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BON & DBN sign SME agreement

BON & DBN sign SME agreement
BON & DBN sign SME agreement
INKED: From left to right: CEO of DBN, Martin Inkumbi and Governor for the Bank of Namibia, Iipumbu Shiimi

THE Bank of Namibia (BoN) and the Development Bank of Namibia (DBN) this week signed a Memorandum of Agreement that will operationalise the Government’s SME Financing Strategy.

Speaking at the press briefing, CEO of DBN, Martin Inkumbi, stated that the SME Financing Strategy, which originated from the Namibia Financial Sector Strategy (NFSS), is aimed at addressing limited access to finance and support services for SMEs in Namibia.

A total of N$20 million will be spent on the implementation of this fund. Inkumbu, however, added that this is just a mere drop in the ocean and more funds will be injected into the fund. Approved by Cabinet, on 6 June 2018, the Strategy comprises of three interlinked facilities, namely Mentoring and Coaching Programme, Credit Guarantee Scheme and the Venture Capital Fund.

“These facilities are complementary as they serve SMEs at different stages of growth and maturity. SMEs have the potential to contribute significantly to economic growth, employment creation and poverty alleviation,” Inkumbu stated.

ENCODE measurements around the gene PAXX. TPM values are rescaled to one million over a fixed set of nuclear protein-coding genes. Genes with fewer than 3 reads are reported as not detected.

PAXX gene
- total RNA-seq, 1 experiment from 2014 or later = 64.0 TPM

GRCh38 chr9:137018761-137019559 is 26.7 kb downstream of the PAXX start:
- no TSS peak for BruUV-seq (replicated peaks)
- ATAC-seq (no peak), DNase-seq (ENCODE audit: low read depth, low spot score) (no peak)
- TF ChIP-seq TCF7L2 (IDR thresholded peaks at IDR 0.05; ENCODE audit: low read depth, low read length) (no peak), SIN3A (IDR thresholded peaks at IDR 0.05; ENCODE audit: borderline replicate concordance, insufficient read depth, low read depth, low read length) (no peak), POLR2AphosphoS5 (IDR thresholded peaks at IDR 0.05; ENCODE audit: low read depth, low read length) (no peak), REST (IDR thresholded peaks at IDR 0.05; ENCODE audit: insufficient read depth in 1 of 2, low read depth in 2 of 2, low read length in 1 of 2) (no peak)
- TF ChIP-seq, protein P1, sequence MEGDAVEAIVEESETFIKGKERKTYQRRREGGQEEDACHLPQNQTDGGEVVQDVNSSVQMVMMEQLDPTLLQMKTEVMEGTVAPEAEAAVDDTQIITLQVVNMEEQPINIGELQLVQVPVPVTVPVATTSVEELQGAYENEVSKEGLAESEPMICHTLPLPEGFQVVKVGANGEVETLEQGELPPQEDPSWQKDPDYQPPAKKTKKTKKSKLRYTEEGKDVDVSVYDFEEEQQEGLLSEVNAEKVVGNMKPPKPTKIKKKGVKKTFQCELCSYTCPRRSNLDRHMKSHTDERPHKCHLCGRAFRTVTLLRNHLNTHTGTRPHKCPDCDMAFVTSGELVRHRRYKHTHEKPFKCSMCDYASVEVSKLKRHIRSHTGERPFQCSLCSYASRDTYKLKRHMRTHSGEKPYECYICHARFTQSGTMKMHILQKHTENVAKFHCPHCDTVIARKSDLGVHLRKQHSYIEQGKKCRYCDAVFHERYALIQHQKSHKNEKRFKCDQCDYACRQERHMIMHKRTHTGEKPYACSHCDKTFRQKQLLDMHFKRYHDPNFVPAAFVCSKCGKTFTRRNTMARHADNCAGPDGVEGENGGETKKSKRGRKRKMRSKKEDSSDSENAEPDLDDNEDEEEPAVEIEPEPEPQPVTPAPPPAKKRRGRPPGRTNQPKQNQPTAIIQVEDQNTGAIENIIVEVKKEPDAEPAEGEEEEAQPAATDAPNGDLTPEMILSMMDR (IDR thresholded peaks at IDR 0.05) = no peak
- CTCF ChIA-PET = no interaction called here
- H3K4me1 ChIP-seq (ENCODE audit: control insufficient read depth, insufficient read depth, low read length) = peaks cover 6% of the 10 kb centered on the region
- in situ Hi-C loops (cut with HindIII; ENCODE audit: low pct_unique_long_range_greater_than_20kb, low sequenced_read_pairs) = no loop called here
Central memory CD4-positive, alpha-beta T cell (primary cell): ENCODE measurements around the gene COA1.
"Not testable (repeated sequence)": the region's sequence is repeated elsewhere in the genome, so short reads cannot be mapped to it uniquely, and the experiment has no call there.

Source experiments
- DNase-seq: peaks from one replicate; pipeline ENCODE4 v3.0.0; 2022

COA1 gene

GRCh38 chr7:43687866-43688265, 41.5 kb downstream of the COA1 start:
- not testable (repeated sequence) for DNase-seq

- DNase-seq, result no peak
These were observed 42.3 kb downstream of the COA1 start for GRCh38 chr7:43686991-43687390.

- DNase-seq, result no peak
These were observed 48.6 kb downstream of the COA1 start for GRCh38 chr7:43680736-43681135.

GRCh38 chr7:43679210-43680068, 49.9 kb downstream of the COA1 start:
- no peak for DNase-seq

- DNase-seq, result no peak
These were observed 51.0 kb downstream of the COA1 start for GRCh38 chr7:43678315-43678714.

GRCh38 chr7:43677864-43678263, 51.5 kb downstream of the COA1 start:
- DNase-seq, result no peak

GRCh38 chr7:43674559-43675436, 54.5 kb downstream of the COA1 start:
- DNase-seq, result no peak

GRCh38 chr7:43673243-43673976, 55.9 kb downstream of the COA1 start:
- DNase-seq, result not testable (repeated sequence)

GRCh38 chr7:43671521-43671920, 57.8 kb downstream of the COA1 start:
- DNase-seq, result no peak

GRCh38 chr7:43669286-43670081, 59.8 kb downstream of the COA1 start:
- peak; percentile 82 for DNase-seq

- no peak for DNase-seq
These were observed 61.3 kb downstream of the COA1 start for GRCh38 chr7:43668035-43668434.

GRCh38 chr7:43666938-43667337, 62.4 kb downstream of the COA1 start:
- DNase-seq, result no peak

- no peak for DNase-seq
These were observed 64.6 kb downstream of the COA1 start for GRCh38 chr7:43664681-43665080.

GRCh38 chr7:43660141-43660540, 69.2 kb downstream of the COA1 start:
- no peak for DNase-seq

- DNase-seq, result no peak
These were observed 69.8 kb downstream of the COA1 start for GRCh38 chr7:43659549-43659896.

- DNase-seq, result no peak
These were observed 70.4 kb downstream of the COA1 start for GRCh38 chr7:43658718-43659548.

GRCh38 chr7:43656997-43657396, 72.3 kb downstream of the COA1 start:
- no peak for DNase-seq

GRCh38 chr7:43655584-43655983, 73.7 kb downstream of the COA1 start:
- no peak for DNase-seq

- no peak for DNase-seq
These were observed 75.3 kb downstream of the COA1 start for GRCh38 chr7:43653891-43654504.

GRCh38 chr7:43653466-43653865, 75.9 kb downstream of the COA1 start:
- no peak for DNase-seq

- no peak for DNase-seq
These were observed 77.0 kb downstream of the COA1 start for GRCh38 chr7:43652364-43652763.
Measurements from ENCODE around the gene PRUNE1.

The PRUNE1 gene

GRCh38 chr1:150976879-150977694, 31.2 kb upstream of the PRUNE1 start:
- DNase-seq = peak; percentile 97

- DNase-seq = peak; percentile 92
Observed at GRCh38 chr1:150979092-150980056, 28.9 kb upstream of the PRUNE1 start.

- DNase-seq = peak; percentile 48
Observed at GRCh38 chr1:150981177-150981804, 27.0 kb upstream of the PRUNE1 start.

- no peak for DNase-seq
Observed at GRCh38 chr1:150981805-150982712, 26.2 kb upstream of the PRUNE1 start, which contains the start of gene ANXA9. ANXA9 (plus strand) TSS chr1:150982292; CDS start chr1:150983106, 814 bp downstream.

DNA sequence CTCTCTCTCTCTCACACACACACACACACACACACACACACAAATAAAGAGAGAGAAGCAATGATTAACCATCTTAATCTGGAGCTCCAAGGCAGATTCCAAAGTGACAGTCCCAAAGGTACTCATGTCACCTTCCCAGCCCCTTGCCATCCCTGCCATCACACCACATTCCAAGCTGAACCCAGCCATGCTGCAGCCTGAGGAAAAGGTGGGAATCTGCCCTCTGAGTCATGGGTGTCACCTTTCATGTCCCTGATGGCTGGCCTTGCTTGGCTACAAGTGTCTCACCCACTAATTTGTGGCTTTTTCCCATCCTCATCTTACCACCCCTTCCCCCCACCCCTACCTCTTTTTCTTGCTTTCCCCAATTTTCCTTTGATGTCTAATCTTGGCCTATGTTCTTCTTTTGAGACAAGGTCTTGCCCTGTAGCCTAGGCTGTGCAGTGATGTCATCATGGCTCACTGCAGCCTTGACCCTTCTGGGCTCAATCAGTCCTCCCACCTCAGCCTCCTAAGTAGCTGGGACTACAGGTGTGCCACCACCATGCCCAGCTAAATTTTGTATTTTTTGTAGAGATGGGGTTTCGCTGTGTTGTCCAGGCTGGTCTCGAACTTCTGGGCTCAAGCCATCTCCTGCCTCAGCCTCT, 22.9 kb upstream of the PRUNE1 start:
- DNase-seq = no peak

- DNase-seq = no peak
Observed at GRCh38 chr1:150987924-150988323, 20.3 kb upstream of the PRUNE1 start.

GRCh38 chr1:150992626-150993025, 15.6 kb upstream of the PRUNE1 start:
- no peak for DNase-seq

He added that the sector, however, faces numerous challenges, including inadequate capacity and limited access to finance.

“It is therefore important that this sector is supported in order for it to optimally contribute to Namibia’s socio-economic development. The SME Financing Strategy thus aims to ensure that multiple challenges are addressed in a targeted and effective manner,” he said.

He further explained that the Mentoring and Coaching Programme is designed to enhance business and financial management for enterprises to effectively and efficiently manage their businesses. He added that building on capacity development through the Mentoring and Coaching Programme, the Credit Guarantee Scheme, will ensure that bankable SMEs that require debt financing but lack collateral are able to get loans from lending institutions.

“This is done through a shared risk arrangement between the government, lending institutions and the borrowers. At a certain stage in their lifespan, businesses aiming to expand and grow into thriving enterprises will require more than debt financing, they will need direct investment in the form of equity.

That’s where the Venture Capital Fund comes in which is intended to grow selected high-potential companies into new industrial leaders of Namibia.

The Fund will spur innovative products and services that have the potential to create employment and grow the economy sustainably,” Inkumbu concluded.

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